IMDb > Twisted Nerve (1968)
Twisted Nerve
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Twisted Nerve (1968) More at IMDbPro »

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Overview

User Rating:
7.1/10   1,419 votes »
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Popularity: ?
Down 25% in popularity this week. See why on IMDbPro.
Director:
Writers:
Leo Marks (screenplay) and
Roy Boulting (screenplay) ...
(more)
Contact:
View company contact information for Twisted Nerve on IMDbPro.
Release Date:
December 1968 (UK) See more »
Genre:
Tagline:
Cleaver. Cleaver. Chop. Chop. First the mom and then the pop. Then we'll get the pretty girl. We'll get her right between the curl.
Plot:
Martin is a troubled young man. With a mother who insists on treating him like a child, a stepfather who can't wait to see the back of him... See more » | Full synopsis »
Awards:
Won BAFTA Film Award. See more »
NewsDesk:
(26 articles)
Crypt of Curiosities: Boundary-Pushing British Psychological Thrillers of the 1960s
 (From DailyDead. 7 July 2017, 3:22 PM, PDT)

Win Mandy on Blu-ray
 (From HeyUGuys. 5 June 2017, 12:00 AM, PDT)

Directors' Trademarks: Quentin Tarantino
 (From Cinelinx. 27 December 2015, 5:24 PM, PST)

User Reviews:
"There is no established scientific connection between Mongolism and psychotic or criminal behavior" See more (29 total) »

Cast

  (in credits order) (complete, awaiting verification)

Hayley Mills ... Susan Harper

Hywel Bennett ... Martin Durnley (Georgie Clifford)

Billie Whitelaw ... Joan Harper

Phyllis Calvert ... Enid Durnley

Barry Foster ... Gerry Henderson

Frank Finlay ... Henry Durnley

Salmaan Peerzada ... Shashie Kadir (as Salmaan Peer)

Christian Roberts ... Philip Harvey
Gretchen Franklin ... 'Clarkie'
Thorley Walters ... Sir John Forrester
Russell Napier ... Professor Fuller

Timothy Bateson ... Mr. Groom

Timothy West ... Superintendant Dakin

Brian Peck ... Det-Sgt Rogers
Richard Davies ... 'Taffy' Evans
Basil Dignam ... Doctor
Robin Parkinson ... Shop Manager
Mollie Maureen ... Lady Patient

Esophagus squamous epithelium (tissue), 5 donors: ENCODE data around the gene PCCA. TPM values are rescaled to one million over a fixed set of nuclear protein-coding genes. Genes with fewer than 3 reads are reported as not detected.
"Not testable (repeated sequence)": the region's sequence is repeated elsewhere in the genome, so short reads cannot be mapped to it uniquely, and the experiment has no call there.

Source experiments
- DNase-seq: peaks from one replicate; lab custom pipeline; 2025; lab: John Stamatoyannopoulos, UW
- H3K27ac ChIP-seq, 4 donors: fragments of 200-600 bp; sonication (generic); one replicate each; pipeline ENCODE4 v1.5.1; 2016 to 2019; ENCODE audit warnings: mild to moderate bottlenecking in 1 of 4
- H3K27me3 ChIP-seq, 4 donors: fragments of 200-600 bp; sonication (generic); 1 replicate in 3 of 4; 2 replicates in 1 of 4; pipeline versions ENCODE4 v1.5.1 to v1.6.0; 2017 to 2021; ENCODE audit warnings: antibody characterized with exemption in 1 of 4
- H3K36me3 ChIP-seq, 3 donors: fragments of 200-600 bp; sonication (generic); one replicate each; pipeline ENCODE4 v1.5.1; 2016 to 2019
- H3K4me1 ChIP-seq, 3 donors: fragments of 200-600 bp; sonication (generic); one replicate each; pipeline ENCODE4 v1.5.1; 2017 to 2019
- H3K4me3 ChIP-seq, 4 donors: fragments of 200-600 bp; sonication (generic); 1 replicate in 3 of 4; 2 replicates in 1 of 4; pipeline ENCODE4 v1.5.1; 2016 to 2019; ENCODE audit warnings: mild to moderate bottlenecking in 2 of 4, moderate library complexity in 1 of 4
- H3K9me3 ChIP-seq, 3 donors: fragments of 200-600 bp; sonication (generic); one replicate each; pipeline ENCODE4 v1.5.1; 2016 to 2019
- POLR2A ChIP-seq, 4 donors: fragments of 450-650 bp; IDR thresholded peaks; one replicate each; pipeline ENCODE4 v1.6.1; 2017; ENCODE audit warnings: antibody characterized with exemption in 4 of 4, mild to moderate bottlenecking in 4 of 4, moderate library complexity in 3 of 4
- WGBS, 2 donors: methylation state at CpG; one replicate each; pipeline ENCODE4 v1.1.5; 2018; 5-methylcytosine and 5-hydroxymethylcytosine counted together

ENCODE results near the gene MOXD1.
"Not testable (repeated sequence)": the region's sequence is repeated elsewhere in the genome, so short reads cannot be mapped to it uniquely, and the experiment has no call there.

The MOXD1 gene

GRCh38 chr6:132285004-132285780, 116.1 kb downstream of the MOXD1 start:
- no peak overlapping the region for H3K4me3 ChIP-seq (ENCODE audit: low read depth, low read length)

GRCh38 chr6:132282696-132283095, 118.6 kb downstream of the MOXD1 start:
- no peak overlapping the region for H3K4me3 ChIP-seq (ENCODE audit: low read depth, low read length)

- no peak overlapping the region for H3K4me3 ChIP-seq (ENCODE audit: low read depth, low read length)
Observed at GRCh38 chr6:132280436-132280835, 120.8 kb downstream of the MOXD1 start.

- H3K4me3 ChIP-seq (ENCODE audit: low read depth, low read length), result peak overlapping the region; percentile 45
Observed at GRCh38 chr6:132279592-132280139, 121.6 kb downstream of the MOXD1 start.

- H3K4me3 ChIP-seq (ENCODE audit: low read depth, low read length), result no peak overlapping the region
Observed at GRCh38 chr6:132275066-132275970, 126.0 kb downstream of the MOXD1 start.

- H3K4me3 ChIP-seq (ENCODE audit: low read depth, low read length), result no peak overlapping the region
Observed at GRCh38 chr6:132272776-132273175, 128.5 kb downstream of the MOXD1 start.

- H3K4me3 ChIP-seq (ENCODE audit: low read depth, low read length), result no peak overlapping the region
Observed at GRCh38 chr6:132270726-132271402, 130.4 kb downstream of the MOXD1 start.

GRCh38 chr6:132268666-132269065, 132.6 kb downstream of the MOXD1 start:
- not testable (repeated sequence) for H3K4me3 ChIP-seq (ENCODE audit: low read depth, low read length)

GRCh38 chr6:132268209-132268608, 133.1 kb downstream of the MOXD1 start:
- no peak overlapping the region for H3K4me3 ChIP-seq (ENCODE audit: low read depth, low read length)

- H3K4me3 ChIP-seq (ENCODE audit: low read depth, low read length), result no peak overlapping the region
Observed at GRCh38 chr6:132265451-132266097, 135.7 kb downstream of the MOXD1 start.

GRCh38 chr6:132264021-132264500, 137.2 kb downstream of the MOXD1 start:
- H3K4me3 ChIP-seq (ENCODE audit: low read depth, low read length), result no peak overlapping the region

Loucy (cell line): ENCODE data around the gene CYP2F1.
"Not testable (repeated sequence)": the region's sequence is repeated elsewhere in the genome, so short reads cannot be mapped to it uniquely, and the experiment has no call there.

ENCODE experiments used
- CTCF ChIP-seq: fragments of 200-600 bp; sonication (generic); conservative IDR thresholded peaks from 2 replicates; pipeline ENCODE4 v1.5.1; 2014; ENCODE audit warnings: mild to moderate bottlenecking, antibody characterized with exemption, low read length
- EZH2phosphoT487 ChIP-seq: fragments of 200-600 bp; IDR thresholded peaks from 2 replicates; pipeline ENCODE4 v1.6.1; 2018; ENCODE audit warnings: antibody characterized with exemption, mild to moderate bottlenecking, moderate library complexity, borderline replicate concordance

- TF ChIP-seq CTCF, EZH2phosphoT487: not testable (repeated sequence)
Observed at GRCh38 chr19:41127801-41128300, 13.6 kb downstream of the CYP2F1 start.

rest of cast listed alphabetically:
Michael Cadman ... Mac (uncredited)
Clifford Cox ... Inspector Goddard (uncredited)
Larry Guardino ... Man in Shop (uncredited)
Marianne Stone ... Store Detective (uncredited)
Russell Waters ... Hospital Attendant (uncredited)

Directed by
Roy Boulting 
 
Writing credits
Leo Marks (screenplay) and
Roy Boulting (screenplay)

Roger Marshall (story)

Roger Marshall (idea) and
Jeremy Scott (idea)

Produced by
John Boulting .... executive producer
George W. George .... producer
Frank Granat .... producer
 
Original Music by
Bernard Herrmann 
 
Cinematography by
Harry Waxman (director of photography)
 
Film Editing by
Martin Charles 
 
Casting by
Thelma Graves 
 
Art Direction by
Albert Witherick 
 
Makeup Department
Joan Carpenter .... hair stylist
George Partleton .... makeup artist
 
Production Management
Jack Rix .... production supervisor
 
Second Unit Director or Assistant Director
Douglas Hermes .... assistant director
Joe Marks .... second assistant director (uncredited)
 
Art Department
Michael Guyett .... trainee scenic painter (uncredited)
Michael Pickwoad .... draughtsman (uncredited)
 
Sound Department
David Bowen .... sound
Jack Davies .... sound (as Jack Davis)
Nolan Roberts .... dubbing
Stanley Smith .... sound editor
 
Camera and Electrical Department
Gerry Anstiss .... camera operator
 
Costume and Wardrobe Department
Hazel Graeme .... wardrobe designer: Hayley Mills
Bridget Sellers .... wardrobe
 
Editorial Department
Barbara Cohen .... assistant editor
 
Music Department
Howard Blake .... music arranger: jazz version of Georgie theme
Howard Blake .... musician: synthesizer (uncredited)
Bernard Herrmann .... composer: Georgie theme whistled version (uncredited)
Bernard Herrmann .... conductor (uncredited)
 
Other crew
Arthur Cleaver .... production accountant
Morton Lewis .... titles